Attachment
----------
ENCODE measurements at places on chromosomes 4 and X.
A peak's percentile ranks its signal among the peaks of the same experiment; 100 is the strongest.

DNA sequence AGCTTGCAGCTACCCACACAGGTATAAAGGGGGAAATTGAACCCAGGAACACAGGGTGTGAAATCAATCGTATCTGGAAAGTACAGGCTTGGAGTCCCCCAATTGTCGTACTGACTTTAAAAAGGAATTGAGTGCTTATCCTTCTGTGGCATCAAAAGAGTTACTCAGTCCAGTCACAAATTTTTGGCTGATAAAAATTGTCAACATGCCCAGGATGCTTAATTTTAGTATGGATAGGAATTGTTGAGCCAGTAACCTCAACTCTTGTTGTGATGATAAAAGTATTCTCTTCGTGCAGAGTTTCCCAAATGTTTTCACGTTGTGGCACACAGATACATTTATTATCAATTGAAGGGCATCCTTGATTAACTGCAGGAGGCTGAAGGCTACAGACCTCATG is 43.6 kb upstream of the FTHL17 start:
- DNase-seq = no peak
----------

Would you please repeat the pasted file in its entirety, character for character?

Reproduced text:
ENCODE measurements at places on chromosomes 4 and X.
A peak's percentile ranks its signal among the peaks of the same experiment; 100 is the strongest.

DNA sequence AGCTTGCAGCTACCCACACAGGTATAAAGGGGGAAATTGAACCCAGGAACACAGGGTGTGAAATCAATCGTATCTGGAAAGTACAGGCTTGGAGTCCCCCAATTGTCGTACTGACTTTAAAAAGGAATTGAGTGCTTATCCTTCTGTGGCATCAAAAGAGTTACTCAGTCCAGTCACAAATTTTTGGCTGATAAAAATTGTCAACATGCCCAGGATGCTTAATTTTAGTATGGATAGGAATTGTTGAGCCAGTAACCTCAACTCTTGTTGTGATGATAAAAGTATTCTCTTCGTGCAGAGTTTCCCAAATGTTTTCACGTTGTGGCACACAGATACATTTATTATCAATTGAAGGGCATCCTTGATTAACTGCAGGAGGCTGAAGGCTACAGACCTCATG is 43.6 kb upstream of the FTHL17 start:
- DNase-seq = no peak